Sat, Dec 24, 2005 - Page 1 News List

Stem-cell pioneer quits in disgrace

AGENCIES , SEOUL

South Korean researcher Hwang Woo-suk apologized yesterday and resigned from a university after the school announced that he fabricated results in stem-cell research that had raised hopes of new cures for hard-to-treat diseases.

A university panel, releasing initial findings of a probe, accused Hwang of damaging the scientific community with his deception, while South Korea's government rued the scandal surrounding the country's star scientist and said it may pull its funding for his research.

"I sincerely apologize to the people for creating a shock and disappointment," Hwang told reporters as he was leaving his office at Seoul National University, considered the country's top institution of higher learning.

"With an apologetic heart ... I step down as professor," he said.

However, Hwang still maintained that he had produced the technology to create patient-matched stem cells as he claimed to do in a May article in the journal Science.

"I emphasize that patient-specific stem cells belong to South Korea and you are going to see this," said Hwang, a veterinarian.

Earlier yesterday, a panel of Seoul National University experts said Hwang had faked results of at least nine of 11 stem cell lines he claimed to have created in the May paper -- the first confirmation of allegations that have cast a shadow over all his purported breakthroughs in cloning and stem-cell technology.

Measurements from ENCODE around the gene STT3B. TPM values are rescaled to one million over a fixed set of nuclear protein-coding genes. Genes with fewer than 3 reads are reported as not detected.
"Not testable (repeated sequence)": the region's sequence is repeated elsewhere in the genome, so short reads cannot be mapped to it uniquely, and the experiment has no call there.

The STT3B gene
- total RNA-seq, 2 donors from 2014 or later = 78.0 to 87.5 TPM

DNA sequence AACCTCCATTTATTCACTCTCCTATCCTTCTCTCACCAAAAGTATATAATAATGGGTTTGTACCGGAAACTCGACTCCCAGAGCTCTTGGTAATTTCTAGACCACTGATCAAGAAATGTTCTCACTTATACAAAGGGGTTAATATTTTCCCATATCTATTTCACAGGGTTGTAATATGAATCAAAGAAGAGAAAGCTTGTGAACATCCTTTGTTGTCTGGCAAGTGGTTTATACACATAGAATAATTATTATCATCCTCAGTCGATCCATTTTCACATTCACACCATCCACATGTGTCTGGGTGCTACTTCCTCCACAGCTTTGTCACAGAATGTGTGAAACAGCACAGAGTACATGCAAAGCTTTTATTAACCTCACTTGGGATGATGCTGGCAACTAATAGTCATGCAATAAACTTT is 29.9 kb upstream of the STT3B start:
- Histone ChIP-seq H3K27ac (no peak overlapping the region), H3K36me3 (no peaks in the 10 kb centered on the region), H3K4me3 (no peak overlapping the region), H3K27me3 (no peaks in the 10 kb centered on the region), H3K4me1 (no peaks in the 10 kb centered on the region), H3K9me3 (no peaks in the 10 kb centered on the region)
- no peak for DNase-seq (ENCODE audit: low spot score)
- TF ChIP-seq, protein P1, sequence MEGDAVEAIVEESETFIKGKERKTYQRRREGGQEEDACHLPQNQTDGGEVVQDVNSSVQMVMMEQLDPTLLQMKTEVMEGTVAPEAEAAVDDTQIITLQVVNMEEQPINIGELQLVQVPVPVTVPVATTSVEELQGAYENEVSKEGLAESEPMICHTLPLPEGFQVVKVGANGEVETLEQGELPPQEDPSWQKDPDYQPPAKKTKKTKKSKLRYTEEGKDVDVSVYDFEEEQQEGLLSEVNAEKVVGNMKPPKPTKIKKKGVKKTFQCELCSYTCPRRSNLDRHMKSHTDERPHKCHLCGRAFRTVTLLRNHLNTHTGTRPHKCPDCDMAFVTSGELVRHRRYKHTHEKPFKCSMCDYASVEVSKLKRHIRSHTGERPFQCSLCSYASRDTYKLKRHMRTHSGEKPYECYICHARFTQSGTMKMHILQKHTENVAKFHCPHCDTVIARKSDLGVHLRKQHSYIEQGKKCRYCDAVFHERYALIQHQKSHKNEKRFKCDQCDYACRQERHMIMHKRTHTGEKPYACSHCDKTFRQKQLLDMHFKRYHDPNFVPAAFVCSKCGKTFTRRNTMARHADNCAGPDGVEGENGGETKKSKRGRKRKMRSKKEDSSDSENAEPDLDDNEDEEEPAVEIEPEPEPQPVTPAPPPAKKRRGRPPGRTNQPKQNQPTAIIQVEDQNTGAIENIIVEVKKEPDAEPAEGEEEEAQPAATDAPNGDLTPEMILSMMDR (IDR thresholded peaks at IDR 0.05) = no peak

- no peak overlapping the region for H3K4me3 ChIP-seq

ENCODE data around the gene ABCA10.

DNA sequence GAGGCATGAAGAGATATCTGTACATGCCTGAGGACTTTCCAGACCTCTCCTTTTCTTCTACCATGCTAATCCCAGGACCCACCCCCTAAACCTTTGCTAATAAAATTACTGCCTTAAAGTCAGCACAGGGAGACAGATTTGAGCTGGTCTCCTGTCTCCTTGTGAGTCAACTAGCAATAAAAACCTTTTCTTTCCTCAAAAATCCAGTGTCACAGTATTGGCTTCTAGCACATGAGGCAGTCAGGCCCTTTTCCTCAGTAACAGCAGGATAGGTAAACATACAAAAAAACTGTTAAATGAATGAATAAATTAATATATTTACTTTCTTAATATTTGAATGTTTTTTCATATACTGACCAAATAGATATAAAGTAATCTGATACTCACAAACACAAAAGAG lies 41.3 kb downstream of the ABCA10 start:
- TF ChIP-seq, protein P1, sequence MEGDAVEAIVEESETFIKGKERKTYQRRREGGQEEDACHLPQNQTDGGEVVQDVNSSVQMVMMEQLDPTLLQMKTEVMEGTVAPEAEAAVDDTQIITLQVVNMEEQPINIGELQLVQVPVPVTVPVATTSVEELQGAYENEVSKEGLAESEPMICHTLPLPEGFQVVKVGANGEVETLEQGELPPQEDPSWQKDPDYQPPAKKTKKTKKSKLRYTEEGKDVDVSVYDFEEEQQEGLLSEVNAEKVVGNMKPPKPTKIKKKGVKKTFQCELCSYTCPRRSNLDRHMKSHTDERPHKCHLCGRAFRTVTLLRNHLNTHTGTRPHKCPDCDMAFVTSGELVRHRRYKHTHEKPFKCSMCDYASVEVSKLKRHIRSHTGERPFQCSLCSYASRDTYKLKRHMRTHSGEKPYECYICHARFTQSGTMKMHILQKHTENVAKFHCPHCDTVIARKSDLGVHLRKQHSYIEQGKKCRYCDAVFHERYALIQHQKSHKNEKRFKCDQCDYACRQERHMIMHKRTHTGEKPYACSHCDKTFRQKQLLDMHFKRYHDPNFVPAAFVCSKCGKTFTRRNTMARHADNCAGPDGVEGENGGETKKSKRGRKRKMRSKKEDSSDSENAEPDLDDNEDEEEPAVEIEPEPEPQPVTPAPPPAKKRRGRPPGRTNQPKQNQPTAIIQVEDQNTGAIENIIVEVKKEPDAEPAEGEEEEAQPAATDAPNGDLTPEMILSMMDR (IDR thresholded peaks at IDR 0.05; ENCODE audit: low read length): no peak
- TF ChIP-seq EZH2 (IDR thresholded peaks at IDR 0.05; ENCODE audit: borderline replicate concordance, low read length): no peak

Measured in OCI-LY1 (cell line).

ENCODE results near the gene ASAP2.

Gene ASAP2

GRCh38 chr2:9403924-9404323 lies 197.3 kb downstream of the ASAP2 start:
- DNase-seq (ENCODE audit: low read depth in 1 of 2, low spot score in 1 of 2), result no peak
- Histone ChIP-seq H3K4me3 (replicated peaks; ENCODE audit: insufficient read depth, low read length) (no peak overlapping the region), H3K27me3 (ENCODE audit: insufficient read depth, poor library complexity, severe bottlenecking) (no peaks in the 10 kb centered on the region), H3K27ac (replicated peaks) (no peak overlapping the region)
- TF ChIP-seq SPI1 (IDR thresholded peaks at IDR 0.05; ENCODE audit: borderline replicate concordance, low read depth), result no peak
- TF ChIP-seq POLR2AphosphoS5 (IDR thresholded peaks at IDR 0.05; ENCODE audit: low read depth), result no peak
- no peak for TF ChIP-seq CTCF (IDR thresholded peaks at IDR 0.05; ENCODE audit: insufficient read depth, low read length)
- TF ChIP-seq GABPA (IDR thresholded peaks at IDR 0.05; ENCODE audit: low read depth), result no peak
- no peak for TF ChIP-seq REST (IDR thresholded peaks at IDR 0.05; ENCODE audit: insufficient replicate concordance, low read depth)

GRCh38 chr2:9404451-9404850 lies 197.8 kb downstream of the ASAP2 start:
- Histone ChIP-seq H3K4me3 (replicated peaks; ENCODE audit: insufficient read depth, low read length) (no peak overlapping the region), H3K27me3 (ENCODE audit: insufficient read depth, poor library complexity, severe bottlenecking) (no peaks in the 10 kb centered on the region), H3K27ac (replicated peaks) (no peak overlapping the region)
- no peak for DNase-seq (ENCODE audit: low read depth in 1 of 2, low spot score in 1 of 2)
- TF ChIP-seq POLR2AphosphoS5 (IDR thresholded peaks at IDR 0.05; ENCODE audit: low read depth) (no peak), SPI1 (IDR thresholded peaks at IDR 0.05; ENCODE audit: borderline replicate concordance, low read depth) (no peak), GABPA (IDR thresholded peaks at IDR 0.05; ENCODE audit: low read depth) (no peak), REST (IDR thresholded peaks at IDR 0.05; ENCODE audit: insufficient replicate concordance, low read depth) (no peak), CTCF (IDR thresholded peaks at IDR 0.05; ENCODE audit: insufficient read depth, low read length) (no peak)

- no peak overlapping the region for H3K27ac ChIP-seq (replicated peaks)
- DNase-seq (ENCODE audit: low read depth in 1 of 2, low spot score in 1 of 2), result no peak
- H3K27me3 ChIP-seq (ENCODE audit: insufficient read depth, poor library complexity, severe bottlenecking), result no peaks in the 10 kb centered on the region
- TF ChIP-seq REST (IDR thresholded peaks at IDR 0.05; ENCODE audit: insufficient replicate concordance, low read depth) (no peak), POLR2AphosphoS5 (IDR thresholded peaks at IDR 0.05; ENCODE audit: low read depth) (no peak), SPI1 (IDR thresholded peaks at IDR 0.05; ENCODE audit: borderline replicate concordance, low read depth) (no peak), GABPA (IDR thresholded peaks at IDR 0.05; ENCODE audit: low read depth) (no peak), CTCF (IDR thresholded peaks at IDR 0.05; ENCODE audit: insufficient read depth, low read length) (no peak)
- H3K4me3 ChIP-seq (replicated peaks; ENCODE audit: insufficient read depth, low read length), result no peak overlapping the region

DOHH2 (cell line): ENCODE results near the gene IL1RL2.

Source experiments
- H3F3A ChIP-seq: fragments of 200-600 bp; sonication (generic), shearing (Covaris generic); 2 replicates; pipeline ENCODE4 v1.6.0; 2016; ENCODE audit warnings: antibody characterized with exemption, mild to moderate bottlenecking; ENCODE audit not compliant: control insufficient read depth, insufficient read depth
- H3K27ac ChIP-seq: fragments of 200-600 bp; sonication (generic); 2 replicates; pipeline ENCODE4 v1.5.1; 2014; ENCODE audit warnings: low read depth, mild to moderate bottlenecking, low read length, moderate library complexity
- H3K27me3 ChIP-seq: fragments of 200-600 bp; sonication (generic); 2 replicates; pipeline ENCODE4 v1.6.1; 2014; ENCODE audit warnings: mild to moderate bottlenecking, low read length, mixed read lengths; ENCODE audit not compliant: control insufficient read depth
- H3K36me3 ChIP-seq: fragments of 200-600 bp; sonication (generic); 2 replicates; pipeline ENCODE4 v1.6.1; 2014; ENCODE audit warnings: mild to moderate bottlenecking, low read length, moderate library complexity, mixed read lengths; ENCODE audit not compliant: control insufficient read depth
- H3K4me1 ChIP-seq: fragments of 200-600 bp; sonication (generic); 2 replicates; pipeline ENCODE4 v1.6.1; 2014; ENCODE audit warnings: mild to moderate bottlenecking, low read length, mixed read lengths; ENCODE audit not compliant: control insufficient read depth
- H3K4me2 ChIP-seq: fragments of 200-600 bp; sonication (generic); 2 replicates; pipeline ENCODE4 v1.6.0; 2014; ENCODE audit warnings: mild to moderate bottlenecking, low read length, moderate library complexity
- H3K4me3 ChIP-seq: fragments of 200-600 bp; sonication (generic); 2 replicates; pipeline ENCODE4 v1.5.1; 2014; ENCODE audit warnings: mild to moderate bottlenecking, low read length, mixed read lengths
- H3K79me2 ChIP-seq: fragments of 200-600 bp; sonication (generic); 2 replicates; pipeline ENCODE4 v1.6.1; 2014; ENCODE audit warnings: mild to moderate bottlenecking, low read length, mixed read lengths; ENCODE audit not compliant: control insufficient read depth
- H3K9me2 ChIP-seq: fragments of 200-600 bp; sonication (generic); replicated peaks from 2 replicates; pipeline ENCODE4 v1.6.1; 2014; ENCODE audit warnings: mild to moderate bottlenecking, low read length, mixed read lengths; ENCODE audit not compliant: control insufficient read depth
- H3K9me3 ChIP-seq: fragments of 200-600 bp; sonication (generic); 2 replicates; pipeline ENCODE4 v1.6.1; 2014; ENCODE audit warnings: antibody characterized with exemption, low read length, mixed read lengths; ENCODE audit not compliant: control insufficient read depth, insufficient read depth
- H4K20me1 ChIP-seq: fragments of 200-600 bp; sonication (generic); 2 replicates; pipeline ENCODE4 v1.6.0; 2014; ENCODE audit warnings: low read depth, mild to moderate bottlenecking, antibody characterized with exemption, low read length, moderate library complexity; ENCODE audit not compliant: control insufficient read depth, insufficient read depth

"This kind of error is a grave act that damages the foundation of science," the panel said.

The South Korean government, which had strongly supported Hwang and designated him the country's first "top scientist," said yesterday it was "miserable" over the reported results of the investigation and will start its own probe over ethics breaches.

recovery impossible

Choi Seong-sik, vice minister of science and technology, said it's impossible to recover money already spent on Hwang, a total 40.5 billion won (US$39.9 million) for research and facilities since 1998. But his ministry, which admitted errors in its handling of Hwang's projects, will look at ending other funding and withdraw the "top scientist" designation.

Still, the government said it would support other research.

The university panel said yesterday it found that "the laboratory data for 11 stem cell lines reported in the paper were all data made using two stem cell lines in total."

To create fake DNA results purporting to show a match, Hwang's team split cells from one patient into two test tubes for the analysis -- rather than actually match cloned cells to a patient's original cells, the university said.

``Based on these facts, the data in the Science paper cannot be some error from a simple mistake, but can only be seen as a deliberate fabrication to make it look like 11 stem-cell lines using results from just two,'' the panel said.

``There is no way but that Professor Hwang has been involved,'' the university's dean of research affairs, Roe Jung-hye told a news conference, adding that Hwang ``somewhat admits to this.''

The panel said DNA tests expected to be completed within a few days would confirm if the remaining two stem-cell lines it had found were actually successfully cloned from a patient.

The earlier claims of patient-matched stem cells were seen by scientists worldwide as a key step to creating tailored therapies for hard-to-treat diseases, such as paralysis or diabetes.

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